That there are so many Hondas on this list is an indication of the mojo that firm has. Or had, as none of them are terribly new. The CBR600F is another example of near-perfection from Honda. Despite falling short of its rivals on paper - all but the last CBR600Fs had steel frames in an alloy beam-frame world, suspension and brakes were fairly simple and they never topped the power tables – the CBR was more than sum of its parts. The number of World Supersports titles it won speak volumes, but the fact that the CBR was also such a competent, affordable all-rounder is even more impressive. Like the VFR750, it was a bike that could do anything, but it was cheaper and arguably even better in its mix of abilities.

The problem with all-rounders is that they don’t tend to make headlines like specialists do. If the CBR600F was the Daley Thompson of motorcycles, the R1 was Usain Bolt. Appearing in 1998, it was a turning point away from the all-rounder era and marked the start of bikes getting ever-more focussed. Anyone who got a chance to ride the original generation R1 at the time of its launch will vividly remember it; nothing came close to that 150hp performance. Sure, superbikes have got gradually faster over the following two decades, but never again has one made such a big leap in one go.

CLICK HERE TO READ OUR REVIEW OF THE LATEST YAMAHA YZF-R1.

The R1 made waves in 1998, but the Blade had already done the same six years earlier and laid the foundation with which the Yamaha would never have been built. The genius move of ignoring race-regulated capacity classes (Honda had the RC30 to deal with that) and creating an 893cc derivative of a dead-end 750cc four-cylinder design led to a machine that remains a legend to this day. The idea of a ‘1000cc performance with 600cc weight’ is a cliché now, but the Fireblade was the bike that let us know it was a possibility.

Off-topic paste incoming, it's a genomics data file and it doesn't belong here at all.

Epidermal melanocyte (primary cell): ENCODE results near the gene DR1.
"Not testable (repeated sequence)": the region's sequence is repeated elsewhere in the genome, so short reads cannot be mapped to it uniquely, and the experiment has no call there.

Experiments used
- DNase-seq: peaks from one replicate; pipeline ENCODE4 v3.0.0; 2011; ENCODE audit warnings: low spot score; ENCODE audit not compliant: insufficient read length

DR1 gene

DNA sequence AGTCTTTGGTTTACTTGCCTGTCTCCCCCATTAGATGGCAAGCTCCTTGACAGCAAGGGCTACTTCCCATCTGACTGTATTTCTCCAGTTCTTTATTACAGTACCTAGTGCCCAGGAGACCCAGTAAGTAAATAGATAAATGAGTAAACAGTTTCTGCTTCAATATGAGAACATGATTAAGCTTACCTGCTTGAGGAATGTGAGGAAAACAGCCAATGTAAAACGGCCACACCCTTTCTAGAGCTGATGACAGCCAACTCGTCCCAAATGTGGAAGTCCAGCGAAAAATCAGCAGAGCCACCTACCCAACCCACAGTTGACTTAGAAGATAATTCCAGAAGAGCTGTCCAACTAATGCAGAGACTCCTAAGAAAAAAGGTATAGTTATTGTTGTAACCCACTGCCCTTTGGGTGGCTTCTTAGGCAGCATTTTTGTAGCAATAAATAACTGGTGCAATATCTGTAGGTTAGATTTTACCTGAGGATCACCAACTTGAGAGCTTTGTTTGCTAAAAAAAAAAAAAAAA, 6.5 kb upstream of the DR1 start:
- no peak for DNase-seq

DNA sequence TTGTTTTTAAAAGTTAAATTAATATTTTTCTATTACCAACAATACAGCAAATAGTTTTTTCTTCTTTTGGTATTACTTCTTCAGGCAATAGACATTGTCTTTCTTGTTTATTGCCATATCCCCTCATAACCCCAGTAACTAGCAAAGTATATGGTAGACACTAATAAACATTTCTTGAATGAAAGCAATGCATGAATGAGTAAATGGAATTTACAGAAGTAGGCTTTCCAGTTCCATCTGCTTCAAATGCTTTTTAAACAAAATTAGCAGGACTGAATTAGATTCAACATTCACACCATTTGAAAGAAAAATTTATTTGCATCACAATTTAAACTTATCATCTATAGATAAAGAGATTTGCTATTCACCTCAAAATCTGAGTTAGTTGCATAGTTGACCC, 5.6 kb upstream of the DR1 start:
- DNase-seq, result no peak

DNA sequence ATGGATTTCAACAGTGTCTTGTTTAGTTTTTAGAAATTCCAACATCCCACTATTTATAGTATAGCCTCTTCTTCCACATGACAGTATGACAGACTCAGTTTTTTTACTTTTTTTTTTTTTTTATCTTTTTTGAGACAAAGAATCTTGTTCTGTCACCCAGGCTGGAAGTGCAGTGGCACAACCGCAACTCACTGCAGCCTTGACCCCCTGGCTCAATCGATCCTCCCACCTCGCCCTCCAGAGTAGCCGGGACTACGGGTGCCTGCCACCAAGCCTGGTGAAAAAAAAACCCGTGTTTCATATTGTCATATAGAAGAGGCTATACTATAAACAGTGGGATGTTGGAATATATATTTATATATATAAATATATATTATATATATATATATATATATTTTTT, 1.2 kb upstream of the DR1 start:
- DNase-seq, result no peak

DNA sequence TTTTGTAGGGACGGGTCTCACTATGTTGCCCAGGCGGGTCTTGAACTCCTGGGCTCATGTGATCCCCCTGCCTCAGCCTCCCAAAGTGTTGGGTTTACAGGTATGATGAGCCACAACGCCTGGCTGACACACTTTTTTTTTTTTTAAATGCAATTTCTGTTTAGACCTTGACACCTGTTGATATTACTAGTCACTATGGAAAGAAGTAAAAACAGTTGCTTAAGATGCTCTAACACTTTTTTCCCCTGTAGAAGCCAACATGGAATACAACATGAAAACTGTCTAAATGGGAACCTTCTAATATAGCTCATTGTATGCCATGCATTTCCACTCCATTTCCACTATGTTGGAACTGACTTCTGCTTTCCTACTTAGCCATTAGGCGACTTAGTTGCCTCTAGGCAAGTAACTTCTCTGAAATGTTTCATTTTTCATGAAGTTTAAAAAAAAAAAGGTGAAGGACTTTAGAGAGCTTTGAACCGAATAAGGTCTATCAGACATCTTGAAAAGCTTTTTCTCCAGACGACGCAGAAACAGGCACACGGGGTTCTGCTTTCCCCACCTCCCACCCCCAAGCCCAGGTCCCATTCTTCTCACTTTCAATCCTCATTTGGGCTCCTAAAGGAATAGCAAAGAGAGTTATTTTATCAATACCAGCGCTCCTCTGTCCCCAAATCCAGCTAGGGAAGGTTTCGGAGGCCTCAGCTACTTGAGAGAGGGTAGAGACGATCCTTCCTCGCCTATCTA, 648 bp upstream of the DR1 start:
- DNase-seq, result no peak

CLICK HERE TO READ OUR REVIEW OF THE 2017 HONDA FIREBLADE.

The R1 made waves in 1998, but the Blade had already done the same six years earlier and laid the foundation with which the Yamaha would never have been built. The genius move of ignoring race-regulated capacity classes (Honda had the RC30 to deal with that) and creating an 893cc derivative of a dead-end 750cc four-cylinder design led to a machine that remains a legend to this day. The idea of a ‘1000cc performance with 600cc weight’ is a cliché now, but the Fireblade was the bike that let us know it was a possibility.

CLICK HERE TO READ OUR REVIEW OF THE 2017 HONDA FIREBLADE.

Yes, some might mock GS owners as wannabe Ewan-and-Charleys, but the dominance of BMW’s adventure tourer over the last decade or so is unprecedented. It simply seems to have welded itself to the number one spot in the European sales charts, and there’s no sign that it’s going to fall from grace. What’s really strange is that BMW had ploughed the same furrow for years before the R1200GS emerged; it was a development of the R80G/S, R100GS, R1100GS and R1150GS. None of them sold in big numbers, though – they were very much niche machines. Today, the GS is simply a supremely capable bike and it’s been recognised as such. Love them or loathe them, there’s no question that they’ve sculpted the entire motorcycling landscape of the present day.

CLICK HERE TO READ OUR REVIEW OF THE BMW R1200GS.

Cliché? Maybe. But the CB750 really did usher in a change in motorcycling that we still feel today. Before it, bikes were drum-braked, single or twin-cylinder thumpers that were arguably poor relations of cars. After it, increasing numbers of bikes were high-performance, disc-braked, multi-cylinder screamers capable of feats that nothing on four wheels could hope to match. It helped hammer the final few nails into the coffin of the backward-looking British bike industry. Some might hate it for that, but it can’t be blamed for the shortcomings of its rivals. The template it laid out remains in place, and is followed by most modern four-cylinder bikes to this day.

CLICK HERE FOR MORE VISORDOWN TOP TENS.